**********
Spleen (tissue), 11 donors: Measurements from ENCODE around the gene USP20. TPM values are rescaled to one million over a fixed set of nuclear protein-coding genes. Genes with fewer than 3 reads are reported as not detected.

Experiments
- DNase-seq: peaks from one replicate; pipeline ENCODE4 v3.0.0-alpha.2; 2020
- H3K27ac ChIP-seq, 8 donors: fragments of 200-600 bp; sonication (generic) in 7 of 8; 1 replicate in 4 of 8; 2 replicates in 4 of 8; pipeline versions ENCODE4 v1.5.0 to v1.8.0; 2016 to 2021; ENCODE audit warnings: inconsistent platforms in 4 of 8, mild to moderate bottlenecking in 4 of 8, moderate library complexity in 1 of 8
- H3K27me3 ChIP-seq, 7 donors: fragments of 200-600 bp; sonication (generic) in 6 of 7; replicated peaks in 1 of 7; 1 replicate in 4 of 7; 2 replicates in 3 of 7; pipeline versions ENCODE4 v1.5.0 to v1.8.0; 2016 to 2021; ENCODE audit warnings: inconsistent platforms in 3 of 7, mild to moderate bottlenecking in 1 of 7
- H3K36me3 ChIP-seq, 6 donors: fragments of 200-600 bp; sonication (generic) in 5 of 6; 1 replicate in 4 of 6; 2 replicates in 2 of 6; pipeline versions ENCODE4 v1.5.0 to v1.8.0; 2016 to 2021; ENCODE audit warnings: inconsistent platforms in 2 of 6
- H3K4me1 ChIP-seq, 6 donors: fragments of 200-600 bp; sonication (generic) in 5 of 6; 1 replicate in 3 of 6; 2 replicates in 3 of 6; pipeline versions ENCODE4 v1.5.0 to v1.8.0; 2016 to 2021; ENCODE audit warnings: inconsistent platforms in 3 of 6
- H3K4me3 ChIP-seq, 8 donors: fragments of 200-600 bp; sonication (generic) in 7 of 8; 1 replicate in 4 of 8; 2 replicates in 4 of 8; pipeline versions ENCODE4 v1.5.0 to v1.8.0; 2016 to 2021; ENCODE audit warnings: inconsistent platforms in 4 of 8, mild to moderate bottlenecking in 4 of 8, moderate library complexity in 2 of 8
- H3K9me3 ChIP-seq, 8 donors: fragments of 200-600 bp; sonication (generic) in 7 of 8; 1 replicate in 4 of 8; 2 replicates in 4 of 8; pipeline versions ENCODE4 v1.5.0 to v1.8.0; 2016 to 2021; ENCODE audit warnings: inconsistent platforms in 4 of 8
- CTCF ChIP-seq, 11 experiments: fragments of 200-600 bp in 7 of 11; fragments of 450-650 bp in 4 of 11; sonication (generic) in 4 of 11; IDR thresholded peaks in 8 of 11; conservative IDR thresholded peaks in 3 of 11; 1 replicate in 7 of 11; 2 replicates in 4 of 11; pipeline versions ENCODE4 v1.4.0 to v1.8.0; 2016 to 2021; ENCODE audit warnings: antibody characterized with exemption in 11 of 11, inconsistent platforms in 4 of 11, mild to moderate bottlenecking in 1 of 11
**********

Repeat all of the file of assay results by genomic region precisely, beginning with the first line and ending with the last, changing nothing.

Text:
Spleen (tissue), 11 donors: Measurements from ENCODE around the gene USP20. TPM values are rescaled to one million over a fixed set of nuclear protein-coding genes. Genes with fewer than 3 reads are reported as not detected.

Experiments
- DNase-seq: peaks from one replicate; pipeline ENCODE4 v3.0.0-alpha.2; 2020
- H3K27ac ChIP-seq, 8 donors: fragments of 200-600 bp; sonication (generic) in 7 of 8; 1 replicate in 4 of 8; 2 replicates in 4 of 8; pipeline versions ENCODE4 v1.5.0 to v1.8.0; 2016 to 2021; ENCODE audit warnings: inconsistent platforms in 4 of 8, mild to moderate bottlenecking in 4 of 8, moderate library complexity in 1 of 8
- H3K27me3 ChIP-seq, 7 donors: fragments of 200-600 bp; sonication (generic) in 6 of 7; replicated peaks in 1 of 7; 1 replicate in 4 of 7; 2 replicates in 3 of 7; pipeline versions ENCODE4 v1.5.0 to v1.8.0; 2016 to 2021; ENCODE audit warnings: inconsistent platforms in 3 of 7, mild to moderate bottlenecking in 1 of 7
- H3K36me3 ChIP-seq, 6 donors: fragments of 200-600 bp; sonication (generic) in 5 of 6; 1 replicate in 4 of 6; 2 replicates in 2 of 6; pipeline versions ENCODE4 v1.5.0 to v1.8.0; 2016 to 2021; ENCODE audit warnings: inconsistent platforms in 2 of 6
- H3K4me1 ChIP-seq, 6 donors: fragments of 200-600 bp; sonication (generic) in 5 of 6; 1 replicate in 3 of 6; 2 replicates in 3 of 6; pipeline versions ENCODE4 v1.5.0 to v1.8.0; 2016 to 2021; ENCODE audit warnings: inconsistent platforms in 3 of 6
- H3K4me3 ChIP-seq, 8 donors: fragments of 200-600 bp; sonication (generic) in 7 of 8; 1 replicate in 4 of 8; 2 replicates in 4 of 8; pipeline versions ENCODE4 v1.5.0 to v1.8.0; 2016 to 2021; ENCODE audit warnings: inconsistent platforms in 4 of 8, mild to moderate bottlenecking in 4 of 8, moderate library complexity in 2 of 8
- H3K9me3 ChIP-seq, 8 donors: fragments of 200-600 bp; sonication (generic) in 7 of 8; 1 replicate in 4 of 8; 2 replicates in 4 of 8; pipeline versions ENCODE4 v1.5.0 to v1.8.0; 2016 to 2021; ENCODE audit warnings: inconsistent platforms in 4 of 8
- CTCF ChIP-seq, 11 experiments: fragments of 200-600 bp in 7 of 11; fragments of 450-650 bp in 4 of 11; sonication (generic) in 4 of 11; IDR thresholded peaks in 8 of 11; conservative IDR thresholded peaks in 3 of 11; 1 replicate in 7 of 11; 2 replicates in 4 of 11; pipeline versions ENCODE4 v1.4.0 to v1.8.0; 2016 to 2021; ENCODE audit warnings: antibody characterized with exemption in 11 of 11, inconsistent platforms in 4 of 11, mild to moderate bottlenecking in 1 of 11